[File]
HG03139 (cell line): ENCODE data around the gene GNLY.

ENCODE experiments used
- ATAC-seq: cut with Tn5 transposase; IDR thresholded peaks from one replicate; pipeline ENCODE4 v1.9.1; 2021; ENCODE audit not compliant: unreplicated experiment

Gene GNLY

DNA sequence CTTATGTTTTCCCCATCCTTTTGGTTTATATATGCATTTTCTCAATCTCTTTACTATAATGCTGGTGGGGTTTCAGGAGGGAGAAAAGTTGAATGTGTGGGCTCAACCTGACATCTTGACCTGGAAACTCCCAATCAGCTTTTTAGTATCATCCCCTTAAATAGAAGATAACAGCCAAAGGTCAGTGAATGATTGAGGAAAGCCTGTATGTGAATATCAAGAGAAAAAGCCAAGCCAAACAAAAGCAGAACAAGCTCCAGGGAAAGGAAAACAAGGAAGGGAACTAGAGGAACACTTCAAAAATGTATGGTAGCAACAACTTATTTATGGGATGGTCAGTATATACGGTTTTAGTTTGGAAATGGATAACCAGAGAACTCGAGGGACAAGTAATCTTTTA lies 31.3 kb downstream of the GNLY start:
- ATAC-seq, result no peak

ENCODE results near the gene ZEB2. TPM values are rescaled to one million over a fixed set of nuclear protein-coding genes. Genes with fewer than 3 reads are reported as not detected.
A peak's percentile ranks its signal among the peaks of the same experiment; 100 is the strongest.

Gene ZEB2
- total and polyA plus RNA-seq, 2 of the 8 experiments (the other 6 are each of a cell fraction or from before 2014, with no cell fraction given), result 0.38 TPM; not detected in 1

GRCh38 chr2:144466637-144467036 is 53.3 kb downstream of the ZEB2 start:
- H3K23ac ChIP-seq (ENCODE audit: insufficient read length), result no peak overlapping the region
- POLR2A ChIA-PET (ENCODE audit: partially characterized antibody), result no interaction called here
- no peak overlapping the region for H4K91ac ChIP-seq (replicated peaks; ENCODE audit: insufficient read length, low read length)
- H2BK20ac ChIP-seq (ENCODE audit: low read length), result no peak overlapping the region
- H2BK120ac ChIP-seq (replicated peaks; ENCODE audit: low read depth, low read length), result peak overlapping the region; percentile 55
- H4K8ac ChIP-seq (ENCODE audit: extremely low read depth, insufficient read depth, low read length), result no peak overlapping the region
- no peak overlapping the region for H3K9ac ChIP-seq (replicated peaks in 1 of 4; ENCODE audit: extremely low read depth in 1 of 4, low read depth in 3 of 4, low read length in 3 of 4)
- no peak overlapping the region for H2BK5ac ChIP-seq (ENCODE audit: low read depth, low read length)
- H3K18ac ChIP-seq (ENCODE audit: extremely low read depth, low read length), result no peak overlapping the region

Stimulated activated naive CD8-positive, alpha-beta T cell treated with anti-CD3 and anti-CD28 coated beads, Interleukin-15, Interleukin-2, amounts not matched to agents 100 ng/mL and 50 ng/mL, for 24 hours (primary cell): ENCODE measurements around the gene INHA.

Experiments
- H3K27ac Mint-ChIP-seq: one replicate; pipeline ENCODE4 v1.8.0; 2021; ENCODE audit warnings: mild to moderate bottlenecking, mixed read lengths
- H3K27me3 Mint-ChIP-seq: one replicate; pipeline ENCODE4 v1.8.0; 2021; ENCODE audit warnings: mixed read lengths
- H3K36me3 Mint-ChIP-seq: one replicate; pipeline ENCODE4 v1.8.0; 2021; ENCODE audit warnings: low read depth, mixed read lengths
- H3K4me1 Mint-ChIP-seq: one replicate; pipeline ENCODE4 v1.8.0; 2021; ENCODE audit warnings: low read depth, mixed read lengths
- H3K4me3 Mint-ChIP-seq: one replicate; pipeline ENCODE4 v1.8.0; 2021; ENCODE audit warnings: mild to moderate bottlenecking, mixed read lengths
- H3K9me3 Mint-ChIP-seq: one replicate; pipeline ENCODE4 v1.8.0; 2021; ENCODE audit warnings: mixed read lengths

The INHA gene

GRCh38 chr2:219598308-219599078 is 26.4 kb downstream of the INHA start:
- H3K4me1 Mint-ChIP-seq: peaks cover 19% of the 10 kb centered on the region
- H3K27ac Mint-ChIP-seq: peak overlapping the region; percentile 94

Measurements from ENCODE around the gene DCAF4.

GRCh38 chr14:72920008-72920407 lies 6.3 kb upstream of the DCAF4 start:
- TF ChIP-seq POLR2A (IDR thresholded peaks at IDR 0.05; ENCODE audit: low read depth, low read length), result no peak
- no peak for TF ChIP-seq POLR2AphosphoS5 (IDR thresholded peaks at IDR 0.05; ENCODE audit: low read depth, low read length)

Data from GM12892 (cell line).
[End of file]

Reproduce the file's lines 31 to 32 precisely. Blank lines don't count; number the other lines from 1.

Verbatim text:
- H3K4me1 Mint-ChIP-seq: peaks cover 19% of the 10 kb centered on the region
- H3K27ac Mint-ChIP-seq: peak overlapping the region; percentile 94